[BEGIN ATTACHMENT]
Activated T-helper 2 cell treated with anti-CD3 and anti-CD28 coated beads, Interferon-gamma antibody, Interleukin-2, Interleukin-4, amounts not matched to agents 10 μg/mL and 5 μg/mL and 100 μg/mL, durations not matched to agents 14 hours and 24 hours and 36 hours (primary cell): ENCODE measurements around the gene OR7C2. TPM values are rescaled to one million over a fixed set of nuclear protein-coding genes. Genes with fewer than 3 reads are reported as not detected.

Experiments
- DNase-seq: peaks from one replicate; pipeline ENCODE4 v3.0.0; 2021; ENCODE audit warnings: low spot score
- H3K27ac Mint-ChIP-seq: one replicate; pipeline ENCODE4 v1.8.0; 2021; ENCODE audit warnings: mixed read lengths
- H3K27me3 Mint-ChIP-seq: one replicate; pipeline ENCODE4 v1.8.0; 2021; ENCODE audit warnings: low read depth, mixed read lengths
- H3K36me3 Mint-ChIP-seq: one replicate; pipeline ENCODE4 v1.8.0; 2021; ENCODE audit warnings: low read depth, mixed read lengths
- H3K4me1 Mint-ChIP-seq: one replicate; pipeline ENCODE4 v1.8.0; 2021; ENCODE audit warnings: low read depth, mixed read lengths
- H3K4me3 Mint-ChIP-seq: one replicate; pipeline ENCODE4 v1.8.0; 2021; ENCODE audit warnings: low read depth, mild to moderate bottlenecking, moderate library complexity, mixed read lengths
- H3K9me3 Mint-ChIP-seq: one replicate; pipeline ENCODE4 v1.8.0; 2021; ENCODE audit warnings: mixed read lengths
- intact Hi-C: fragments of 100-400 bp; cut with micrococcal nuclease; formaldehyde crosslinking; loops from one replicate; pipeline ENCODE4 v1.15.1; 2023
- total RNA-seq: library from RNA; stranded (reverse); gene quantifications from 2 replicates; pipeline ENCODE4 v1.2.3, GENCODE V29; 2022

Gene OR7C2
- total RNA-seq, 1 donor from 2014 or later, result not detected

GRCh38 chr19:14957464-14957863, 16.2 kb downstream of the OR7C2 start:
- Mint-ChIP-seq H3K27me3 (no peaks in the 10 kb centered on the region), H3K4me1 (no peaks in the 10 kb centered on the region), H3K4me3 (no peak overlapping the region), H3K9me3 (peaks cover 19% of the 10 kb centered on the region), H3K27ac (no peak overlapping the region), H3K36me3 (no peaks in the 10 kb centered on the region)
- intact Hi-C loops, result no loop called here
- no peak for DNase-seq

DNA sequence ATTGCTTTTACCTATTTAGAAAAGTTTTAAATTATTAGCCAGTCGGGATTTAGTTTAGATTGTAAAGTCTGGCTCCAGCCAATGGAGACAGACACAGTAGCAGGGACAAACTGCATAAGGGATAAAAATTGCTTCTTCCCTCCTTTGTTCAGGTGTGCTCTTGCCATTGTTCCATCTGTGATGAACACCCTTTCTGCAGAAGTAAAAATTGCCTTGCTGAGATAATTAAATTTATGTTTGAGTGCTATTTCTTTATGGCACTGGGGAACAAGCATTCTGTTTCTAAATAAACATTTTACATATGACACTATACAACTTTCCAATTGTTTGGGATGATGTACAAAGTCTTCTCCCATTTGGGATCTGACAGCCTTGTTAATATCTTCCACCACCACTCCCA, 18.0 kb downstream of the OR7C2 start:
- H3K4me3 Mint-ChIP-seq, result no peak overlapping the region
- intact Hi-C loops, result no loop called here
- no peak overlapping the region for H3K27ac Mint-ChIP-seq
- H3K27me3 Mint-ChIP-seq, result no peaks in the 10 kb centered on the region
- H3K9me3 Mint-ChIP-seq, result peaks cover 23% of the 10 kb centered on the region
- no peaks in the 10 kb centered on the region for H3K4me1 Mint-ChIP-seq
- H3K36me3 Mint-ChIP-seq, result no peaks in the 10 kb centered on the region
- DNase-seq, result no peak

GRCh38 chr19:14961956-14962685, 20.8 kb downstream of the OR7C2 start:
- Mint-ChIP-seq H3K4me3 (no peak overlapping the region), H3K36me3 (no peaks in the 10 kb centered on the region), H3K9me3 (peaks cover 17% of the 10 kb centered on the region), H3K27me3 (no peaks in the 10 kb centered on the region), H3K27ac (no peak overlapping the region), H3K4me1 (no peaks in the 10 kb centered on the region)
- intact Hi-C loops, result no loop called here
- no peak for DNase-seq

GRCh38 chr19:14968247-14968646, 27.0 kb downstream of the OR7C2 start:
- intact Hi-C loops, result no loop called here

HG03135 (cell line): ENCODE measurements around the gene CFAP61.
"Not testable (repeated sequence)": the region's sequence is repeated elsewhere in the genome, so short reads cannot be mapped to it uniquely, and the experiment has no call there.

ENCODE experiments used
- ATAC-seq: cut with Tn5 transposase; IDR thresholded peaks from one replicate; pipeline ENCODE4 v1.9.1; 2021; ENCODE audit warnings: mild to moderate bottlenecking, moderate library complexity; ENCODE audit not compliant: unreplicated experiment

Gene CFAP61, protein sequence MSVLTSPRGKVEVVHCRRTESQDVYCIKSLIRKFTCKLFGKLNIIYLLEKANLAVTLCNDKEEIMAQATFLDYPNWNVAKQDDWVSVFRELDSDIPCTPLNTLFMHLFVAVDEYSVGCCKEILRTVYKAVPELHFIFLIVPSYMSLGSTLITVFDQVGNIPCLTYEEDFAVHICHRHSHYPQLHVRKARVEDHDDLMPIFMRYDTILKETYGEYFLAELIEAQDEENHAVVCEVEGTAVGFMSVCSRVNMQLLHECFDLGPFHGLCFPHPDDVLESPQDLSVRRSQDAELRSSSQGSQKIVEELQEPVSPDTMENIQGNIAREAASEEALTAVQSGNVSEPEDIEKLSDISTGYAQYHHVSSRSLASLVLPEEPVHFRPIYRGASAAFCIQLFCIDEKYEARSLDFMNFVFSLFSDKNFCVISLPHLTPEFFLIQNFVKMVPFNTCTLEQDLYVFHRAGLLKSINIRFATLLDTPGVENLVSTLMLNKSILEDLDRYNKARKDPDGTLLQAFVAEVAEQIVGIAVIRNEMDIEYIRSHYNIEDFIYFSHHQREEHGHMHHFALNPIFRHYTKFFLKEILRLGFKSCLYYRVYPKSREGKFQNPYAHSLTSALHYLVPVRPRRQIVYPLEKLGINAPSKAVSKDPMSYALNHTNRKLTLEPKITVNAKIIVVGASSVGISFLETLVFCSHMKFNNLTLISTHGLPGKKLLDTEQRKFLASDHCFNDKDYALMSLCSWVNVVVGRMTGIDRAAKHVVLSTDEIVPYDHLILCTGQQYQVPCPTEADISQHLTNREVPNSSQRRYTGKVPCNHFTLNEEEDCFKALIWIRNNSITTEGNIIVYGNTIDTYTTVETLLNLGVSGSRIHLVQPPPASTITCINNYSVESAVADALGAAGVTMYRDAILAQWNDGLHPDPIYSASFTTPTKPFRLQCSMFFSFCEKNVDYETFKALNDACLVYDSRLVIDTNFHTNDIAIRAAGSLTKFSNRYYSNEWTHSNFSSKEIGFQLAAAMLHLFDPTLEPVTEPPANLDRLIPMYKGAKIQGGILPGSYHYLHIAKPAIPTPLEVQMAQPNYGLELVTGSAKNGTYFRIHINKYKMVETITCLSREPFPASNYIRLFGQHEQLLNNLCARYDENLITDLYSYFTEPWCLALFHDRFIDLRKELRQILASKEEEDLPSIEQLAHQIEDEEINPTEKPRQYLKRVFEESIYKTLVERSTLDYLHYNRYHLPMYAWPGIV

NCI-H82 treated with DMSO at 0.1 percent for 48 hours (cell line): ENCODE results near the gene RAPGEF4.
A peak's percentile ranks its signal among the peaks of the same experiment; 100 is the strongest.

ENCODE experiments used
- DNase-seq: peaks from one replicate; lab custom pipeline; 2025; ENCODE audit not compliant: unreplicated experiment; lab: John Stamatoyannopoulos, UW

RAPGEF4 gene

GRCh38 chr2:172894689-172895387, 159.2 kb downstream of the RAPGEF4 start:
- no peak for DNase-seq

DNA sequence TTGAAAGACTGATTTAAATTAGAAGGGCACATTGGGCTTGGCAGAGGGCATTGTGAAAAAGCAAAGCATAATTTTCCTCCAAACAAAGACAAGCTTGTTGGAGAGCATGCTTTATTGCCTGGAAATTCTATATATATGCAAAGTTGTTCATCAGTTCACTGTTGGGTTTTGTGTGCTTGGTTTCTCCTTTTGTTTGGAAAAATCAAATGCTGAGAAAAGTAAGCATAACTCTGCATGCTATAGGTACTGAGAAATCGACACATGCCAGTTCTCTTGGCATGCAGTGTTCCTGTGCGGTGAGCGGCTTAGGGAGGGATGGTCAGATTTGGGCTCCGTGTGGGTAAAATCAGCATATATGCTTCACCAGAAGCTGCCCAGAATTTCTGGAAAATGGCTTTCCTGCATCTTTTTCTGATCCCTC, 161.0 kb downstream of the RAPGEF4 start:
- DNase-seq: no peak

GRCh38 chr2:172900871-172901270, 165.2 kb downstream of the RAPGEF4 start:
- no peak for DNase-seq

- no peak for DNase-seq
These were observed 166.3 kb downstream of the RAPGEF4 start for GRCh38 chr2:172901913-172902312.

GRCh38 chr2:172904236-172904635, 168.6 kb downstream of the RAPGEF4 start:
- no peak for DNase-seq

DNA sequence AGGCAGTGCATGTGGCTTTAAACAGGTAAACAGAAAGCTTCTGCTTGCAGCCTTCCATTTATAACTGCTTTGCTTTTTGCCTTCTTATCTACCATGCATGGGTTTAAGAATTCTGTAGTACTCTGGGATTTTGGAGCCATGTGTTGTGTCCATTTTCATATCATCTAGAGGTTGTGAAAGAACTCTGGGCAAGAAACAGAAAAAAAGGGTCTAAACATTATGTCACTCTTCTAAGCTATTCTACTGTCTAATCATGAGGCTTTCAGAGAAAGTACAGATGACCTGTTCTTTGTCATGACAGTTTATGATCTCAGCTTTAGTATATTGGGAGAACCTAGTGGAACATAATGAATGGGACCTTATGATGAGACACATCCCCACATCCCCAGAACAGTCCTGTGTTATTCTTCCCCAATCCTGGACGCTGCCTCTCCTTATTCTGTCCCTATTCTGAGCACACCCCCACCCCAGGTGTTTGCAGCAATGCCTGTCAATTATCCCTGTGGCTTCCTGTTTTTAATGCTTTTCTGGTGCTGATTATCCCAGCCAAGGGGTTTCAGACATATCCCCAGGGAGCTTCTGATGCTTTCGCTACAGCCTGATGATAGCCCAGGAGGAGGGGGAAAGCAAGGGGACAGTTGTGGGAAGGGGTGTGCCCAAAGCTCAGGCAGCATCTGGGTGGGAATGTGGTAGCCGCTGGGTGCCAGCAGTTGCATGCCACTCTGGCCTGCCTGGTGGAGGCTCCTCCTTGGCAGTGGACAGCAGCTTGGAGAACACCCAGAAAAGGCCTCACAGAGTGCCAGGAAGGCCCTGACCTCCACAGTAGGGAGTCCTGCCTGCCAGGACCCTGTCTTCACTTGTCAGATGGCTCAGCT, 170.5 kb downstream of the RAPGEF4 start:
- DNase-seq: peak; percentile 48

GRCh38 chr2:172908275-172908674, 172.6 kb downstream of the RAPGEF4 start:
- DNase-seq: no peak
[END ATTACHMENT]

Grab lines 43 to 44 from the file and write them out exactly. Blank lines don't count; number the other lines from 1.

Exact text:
GRCh38 chr2:172894689-172895387, 159.2 kb downstream of the RAPGEF4 start:
- no peak for DNase-seq